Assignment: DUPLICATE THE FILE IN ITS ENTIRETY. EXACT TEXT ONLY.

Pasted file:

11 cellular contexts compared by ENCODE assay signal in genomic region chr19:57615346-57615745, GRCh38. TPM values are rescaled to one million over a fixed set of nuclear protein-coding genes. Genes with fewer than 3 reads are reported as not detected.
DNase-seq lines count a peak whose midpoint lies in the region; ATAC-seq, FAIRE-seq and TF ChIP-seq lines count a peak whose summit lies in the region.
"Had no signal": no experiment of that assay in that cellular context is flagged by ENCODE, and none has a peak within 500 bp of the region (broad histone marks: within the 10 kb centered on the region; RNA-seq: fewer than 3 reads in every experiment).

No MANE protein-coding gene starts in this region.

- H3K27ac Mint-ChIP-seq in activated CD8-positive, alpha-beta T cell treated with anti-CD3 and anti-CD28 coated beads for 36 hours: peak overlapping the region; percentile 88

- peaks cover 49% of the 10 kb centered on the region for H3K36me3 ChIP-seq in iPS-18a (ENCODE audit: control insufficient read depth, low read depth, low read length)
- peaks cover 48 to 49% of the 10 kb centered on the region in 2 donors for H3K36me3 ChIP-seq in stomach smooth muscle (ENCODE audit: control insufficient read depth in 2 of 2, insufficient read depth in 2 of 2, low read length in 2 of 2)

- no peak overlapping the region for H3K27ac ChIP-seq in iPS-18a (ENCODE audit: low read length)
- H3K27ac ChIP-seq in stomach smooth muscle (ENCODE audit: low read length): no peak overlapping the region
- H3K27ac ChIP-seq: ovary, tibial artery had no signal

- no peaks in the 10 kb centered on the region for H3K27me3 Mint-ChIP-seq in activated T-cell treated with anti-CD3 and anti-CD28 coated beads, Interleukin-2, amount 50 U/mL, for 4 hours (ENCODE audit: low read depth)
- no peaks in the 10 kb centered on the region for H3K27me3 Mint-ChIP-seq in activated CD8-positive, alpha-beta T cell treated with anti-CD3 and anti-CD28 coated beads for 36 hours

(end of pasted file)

11 cellular contexts compared by ENCODE assay signal in genomic region chr19:57615346-57615745, GRCh38. TPM values are rescaled to one million over a fixed set of nuclear protein-coding genes. Genes with fewer than 3 reads are reported as not detected.
DNase-seq lines count a peak whose midpoint lies in the region; ATAC-seq, FAIRE-seq and TF ChIP-seq lines count a peak whose summit lies in the region.
"Had no signal": no experiment of that assay in that cellular context is flagged by ENCODE, and none has a peak within 500 bp of the region (broad histone marks: within the 10 kb centered on the region; RNA-seq: fewer than 3 reads in every experiment).

No MANE protein-coding gene starts in this region.

- H3K27ac Mint-ChIP-seq in activated CD8-positive, alpha-beta T cell treated with anti-CD3 and anti-CD28 coated beads for 36 hours: peak overlapping the region; percentile 88

- peaks cover 49% of the 10 kb centered on the region for H3K36me3 ChIP-seq in iPS-18a (ENCODE audit: control insufficient read depth, low read depth, low read length)
- peaks cover 48 to 49% of the 10 kb centered on the region in 2 donors for H3K36me3 ChIP-seq in stomach smooth muscle (ENCODE audit: control insufficient read depth in 2 of 2, insufficient read depth in 2 of 2, low read length in 2 of 2)

- no peak overlapping the region for H3K27ac ChIP-seq in iPS-18a (ENCODE audit: low read length)
- H3K27ac ChIP-seq in stomach smooth muscle (ENCODE audit: low read length): no peak overlapping the region
- H3K27ac ChIP-seq: ovary, tibial artery had no signal

- no peaks in the 10 kb centered on the region for H3K27me3 Mint-ChIP-seq in activated T-cell treated with anti-CD3 and anti-CD28 coated beads, Interleukin-2, amount 50 U/mL, for 4 hours (ENCODE audit: low read depth)
- no peaks in the 10 kb centered on the region for H3K27me3 Mint-ChIP-seq in activated CD8-positive, alpha-beta T cell treated with anti-CD3 and anti-CD28 coated beads for 36 hours